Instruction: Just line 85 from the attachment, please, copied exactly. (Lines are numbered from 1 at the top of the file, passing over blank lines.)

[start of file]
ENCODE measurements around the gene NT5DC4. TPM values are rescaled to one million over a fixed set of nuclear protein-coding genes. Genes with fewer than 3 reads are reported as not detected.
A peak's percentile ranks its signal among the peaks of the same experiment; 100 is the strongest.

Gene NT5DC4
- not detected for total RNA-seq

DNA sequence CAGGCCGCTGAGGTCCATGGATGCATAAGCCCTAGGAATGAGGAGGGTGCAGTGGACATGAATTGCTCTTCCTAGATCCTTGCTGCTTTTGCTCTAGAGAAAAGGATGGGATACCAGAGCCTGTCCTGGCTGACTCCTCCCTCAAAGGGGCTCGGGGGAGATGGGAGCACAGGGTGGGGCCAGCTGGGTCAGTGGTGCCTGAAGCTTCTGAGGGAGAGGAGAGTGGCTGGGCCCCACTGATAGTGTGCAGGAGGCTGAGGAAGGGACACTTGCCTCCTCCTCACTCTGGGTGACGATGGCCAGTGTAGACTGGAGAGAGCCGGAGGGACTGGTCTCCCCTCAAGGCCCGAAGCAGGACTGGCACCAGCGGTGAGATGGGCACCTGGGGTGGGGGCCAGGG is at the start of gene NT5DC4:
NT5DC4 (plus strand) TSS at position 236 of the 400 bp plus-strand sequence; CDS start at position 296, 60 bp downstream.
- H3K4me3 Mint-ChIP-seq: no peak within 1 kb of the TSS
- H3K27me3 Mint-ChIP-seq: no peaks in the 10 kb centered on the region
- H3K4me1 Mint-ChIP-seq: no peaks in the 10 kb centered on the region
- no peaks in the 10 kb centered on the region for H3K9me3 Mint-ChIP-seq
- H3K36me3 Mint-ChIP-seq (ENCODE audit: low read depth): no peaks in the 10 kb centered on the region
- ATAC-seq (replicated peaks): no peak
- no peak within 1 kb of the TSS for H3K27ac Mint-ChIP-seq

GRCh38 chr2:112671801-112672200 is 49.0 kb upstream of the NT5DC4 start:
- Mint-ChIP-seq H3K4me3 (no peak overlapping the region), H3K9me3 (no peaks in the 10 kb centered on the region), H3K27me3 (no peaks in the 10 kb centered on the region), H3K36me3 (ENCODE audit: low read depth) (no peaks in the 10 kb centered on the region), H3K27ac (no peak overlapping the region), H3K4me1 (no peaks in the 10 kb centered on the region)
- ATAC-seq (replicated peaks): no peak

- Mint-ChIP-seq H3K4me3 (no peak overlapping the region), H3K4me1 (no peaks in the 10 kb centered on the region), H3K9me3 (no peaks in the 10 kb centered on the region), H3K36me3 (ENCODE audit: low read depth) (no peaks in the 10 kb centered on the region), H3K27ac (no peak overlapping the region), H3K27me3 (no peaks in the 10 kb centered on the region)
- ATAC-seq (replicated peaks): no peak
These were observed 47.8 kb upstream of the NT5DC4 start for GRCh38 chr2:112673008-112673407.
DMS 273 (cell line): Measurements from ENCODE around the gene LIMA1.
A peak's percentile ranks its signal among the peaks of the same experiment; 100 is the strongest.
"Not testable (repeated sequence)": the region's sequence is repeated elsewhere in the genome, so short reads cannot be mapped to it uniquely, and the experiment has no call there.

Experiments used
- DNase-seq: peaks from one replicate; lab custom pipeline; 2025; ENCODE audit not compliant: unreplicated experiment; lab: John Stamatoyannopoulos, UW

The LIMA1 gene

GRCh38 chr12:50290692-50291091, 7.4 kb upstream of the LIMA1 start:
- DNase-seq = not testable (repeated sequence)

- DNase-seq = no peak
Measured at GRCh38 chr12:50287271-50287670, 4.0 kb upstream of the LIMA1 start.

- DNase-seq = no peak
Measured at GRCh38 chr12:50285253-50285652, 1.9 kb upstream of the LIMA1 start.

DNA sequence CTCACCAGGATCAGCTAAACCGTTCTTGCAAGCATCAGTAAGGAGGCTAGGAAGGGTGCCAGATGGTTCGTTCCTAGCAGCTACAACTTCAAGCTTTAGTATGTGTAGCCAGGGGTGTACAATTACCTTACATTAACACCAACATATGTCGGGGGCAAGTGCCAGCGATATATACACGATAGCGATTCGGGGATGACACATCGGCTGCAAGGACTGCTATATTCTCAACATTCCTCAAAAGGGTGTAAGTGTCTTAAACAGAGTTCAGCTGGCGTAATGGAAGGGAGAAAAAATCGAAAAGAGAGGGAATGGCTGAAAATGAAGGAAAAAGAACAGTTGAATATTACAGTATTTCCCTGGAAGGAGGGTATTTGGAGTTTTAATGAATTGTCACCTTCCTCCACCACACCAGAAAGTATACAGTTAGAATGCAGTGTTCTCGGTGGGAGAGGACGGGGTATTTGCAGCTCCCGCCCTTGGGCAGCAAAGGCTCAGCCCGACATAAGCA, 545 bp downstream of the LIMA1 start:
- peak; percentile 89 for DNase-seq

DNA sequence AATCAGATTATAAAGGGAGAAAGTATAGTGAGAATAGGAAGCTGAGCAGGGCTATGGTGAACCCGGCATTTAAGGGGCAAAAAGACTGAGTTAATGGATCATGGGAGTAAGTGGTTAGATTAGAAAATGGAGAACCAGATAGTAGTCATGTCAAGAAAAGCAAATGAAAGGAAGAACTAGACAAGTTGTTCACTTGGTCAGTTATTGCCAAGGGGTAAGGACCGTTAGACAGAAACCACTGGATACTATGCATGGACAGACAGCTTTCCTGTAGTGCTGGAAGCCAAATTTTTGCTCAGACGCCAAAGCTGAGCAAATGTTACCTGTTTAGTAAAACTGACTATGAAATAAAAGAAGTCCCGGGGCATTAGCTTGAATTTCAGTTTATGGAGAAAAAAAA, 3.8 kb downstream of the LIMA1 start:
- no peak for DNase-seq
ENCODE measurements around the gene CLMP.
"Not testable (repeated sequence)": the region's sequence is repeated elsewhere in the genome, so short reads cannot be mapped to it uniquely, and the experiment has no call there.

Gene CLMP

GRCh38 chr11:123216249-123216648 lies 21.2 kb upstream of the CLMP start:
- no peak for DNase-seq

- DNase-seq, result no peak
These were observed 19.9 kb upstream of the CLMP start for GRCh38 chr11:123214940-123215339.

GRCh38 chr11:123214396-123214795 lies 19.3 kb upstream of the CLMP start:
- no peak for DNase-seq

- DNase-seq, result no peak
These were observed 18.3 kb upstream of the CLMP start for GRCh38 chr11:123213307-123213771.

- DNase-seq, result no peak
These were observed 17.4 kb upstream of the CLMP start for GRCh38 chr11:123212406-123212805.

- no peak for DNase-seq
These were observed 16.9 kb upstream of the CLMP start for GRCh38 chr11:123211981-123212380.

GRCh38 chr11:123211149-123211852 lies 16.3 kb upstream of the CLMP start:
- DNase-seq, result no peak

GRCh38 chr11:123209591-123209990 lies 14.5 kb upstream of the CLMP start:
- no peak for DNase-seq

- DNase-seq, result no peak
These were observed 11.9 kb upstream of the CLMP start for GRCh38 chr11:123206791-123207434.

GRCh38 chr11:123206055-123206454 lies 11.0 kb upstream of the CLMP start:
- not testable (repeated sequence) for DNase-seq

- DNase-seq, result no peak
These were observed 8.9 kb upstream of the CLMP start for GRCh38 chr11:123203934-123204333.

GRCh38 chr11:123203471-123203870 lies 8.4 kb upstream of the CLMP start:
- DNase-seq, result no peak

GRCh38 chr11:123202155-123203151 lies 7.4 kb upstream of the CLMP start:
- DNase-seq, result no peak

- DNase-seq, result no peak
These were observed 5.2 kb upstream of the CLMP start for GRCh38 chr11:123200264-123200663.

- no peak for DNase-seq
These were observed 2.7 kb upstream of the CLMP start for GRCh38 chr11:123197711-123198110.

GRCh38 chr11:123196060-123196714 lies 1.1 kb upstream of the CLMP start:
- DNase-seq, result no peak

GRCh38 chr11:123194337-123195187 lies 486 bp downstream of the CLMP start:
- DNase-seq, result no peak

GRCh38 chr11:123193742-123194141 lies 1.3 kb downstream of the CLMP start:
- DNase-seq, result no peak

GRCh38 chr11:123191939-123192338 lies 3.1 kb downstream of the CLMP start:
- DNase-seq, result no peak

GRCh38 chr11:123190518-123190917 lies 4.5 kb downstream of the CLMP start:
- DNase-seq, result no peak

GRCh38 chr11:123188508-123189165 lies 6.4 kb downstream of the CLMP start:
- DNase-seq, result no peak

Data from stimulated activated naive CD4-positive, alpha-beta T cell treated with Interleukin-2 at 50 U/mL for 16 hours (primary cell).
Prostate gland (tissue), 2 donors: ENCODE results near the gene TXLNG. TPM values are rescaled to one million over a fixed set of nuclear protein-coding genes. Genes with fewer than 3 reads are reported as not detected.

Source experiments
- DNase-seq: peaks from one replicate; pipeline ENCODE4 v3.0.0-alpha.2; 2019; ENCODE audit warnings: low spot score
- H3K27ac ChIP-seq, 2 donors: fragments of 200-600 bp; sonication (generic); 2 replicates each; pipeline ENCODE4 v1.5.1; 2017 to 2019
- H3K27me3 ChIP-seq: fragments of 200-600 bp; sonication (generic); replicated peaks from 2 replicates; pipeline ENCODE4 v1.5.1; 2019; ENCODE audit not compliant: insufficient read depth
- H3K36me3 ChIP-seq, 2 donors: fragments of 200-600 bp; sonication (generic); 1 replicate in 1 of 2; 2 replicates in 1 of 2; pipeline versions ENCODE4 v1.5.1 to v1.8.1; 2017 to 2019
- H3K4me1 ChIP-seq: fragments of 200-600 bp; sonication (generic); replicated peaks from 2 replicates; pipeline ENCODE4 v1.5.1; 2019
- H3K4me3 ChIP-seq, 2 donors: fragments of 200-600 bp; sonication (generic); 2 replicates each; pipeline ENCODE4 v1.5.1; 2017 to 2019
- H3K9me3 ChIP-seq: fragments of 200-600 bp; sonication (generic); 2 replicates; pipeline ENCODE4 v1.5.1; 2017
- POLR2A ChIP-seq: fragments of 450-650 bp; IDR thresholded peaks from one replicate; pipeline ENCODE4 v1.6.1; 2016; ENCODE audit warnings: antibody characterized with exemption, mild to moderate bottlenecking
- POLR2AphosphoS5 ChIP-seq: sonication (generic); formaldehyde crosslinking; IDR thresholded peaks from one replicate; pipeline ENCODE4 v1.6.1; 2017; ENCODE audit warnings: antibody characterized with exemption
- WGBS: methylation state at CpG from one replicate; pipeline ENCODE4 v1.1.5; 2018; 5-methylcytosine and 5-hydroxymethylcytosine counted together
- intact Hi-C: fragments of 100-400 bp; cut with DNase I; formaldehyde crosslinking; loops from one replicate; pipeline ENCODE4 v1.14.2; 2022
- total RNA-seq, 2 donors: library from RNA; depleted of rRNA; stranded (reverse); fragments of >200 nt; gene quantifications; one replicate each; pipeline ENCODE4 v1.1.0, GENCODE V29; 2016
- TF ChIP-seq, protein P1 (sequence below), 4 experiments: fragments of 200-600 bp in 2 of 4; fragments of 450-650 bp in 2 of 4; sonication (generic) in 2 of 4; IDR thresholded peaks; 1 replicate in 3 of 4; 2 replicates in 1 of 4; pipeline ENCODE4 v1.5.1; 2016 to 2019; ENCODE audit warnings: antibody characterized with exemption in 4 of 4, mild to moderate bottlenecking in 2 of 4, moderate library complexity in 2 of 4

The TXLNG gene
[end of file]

- H3K27ac ChIP-seq, 2 donors: fragments of 200-600 bp; sonication (generic); 2 replicates each; pipeline ENCODE4 v1.5.1; 2017 to 2019